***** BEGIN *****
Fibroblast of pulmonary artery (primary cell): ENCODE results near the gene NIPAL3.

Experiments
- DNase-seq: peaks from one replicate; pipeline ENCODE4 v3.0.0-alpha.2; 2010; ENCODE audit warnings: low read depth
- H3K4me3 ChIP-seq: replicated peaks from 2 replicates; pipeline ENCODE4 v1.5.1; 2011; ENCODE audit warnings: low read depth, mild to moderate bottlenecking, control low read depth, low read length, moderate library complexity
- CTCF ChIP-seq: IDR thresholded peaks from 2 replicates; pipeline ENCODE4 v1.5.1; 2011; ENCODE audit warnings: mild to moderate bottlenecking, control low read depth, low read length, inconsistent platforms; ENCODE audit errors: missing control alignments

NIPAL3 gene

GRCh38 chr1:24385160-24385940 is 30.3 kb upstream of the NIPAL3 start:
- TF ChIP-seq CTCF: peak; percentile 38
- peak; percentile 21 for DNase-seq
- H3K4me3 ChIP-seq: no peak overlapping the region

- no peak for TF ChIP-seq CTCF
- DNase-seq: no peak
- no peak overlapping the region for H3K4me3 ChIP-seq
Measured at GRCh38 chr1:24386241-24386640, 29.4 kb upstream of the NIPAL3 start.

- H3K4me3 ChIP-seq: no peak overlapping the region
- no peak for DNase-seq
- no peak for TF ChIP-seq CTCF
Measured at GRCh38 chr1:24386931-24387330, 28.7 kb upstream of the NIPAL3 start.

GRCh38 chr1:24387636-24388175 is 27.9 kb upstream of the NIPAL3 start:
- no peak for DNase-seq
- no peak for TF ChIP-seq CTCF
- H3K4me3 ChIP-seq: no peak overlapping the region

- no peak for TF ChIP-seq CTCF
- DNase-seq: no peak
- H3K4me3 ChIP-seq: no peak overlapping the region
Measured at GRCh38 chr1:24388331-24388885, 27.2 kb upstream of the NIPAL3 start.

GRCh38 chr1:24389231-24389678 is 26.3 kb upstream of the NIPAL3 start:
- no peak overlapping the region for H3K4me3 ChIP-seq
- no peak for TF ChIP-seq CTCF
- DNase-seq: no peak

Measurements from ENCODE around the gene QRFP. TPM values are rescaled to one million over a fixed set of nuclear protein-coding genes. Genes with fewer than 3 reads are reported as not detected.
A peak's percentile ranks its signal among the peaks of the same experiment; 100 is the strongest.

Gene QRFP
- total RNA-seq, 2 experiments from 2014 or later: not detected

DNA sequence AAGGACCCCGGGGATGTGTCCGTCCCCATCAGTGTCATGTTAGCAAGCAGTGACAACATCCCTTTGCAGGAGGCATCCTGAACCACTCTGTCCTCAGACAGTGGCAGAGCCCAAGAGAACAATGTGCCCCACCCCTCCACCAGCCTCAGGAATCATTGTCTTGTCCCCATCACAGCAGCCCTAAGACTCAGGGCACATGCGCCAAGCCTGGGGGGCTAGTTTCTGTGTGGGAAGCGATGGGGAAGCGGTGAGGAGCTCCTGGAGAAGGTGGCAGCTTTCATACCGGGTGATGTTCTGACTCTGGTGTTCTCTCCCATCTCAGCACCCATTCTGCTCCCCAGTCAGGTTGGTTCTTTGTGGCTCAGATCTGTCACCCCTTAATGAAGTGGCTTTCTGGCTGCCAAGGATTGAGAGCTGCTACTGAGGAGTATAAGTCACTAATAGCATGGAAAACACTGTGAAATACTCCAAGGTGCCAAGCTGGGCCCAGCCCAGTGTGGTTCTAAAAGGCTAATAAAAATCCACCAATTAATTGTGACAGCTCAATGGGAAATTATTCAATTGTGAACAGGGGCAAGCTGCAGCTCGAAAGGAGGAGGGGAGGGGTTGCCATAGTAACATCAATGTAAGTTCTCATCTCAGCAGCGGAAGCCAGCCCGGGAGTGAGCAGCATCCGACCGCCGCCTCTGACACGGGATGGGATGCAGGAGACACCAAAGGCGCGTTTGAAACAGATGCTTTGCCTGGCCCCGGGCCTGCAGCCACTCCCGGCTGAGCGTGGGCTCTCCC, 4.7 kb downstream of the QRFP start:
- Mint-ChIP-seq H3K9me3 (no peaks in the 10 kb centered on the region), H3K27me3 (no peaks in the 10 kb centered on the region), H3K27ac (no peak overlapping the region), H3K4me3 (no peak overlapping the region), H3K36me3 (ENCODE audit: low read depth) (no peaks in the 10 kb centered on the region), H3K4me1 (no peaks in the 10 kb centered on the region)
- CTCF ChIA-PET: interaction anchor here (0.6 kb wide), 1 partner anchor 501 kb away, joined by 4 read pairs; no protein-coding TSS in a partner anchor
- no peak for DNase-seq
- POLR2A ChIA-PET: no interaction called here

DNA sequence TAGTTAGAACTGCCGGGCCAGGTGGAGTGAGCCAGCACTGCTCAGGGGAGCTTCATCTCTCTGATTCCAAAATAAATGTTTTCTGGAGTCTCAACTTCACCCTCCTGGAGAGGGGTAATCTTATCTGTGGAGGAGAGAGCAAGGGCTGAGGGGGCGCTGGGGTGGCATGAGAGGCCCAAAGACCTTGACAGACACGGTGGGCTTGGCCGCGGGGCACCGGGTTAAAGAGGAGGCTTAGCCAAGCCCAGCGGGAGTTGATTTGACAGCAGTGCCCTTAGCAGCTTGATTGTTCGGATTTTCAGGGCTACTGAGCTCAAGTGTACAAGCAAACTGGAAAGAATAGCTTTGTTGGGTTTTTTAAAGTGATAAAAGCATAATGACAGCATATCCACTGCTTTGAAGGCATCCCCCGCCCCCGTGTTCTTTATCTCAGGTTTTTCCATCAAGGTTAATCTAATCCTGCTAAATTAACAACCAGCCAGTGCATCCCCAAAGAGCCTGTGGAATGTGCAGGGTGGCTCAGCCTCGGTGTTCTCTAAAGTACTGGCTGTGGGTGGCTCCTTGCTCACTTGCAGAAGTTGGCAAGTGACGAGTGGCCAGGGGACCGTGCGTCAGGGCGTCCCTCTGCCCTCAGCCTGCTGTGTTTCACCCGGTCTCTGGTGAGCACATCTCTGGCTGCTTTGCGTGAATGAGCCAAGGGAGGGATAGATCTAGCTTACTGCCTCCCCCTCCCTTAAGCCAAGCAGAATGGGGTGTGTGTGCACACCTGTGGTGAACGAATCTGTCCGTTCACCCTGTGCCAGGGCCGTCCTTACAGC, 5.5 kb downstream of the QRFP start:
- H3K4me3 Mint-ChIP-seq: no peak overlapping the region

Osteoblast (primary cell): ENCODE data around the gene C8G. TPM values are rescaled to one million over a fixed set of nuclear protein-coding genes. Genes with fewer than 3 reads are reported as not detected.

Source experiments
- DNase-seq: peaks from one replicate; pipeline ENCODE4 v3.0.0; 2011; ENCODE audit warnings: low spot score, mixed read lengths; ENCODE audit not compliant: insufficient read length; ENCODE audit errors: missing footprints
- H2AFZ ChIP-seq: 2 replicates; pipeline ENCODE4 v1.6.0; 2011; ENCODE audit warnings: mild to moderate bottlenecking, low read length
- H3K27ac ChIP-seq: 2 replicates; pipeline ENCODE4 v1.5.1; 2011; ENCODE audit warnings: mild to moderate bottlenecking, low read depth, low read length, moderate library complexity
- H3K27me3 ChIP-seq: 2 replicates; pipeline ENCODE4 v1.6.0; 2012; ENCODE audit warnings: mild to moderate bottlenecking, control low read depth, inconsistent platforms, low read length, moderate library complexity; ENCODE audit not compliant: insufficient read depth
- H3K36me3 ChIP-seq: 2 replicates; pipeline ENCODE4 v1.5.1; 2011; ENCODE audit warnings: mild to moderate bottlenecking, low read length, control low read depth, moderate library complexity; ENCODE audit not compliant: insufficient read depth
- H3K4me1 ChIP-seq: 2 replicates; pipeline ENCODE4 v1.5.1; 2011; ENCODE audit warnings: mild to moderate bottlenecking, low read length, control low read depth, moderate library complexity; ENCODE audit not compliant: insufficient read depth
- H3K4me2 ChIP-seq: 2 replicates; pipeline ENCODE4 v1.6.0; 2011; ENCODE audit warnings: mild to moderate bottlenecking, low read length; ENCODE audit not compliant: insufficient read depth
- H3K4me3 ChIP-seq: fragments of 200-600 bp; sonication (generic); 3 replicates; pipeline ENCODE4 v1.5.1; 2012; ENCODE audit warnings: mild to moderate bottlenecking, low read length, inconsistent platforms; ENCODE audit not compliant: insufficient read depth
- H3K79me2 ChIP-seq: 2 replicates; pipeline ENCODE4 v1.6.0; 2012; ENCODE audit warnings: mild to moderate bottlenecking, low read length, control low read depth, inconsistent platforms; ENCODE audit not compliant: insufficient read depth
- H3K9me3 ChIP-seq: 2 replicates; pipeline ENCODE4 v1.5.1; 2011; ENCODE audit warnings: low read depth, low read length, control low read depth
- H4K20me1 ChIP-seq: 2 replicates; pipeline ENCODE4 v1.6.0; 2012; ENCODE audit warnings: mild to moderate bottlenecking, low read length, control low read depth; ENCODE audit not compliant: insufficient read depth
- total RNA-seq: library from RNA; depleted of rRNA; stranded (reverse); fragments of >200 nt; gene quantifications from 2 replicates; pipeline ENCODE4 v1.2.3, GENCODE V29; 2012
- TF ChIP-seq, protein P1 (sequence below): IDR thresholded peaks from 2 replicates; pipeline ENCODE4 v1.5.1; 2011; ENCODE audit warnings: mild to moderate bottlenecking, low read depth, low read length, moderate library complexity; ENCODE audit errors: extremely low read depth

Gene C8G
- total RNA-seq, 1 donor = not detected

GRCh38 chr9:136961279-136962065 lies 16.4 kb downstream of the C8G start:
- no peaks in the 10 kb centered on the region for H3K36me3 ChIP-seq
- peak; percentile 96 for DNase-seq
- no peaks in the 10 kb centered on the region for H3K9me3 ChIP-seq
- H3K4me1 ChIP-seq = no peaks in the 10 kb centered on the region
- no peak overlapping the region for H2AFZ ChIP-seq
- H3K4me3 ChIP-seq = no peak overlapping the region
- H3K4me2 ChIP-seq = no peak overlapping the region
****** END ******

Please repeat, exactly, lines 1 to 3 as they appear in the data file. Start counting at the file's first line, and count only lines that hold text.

Fibroblast of pulmonary artery (primary cell): ENCODE results near the gene NIPAL3.

Experiments
- DNase-seq: peaks from one replicate; pipeline ENCODE4 v3.0.0-alpha.2; 2010; ENCODE audit warnings: low read depth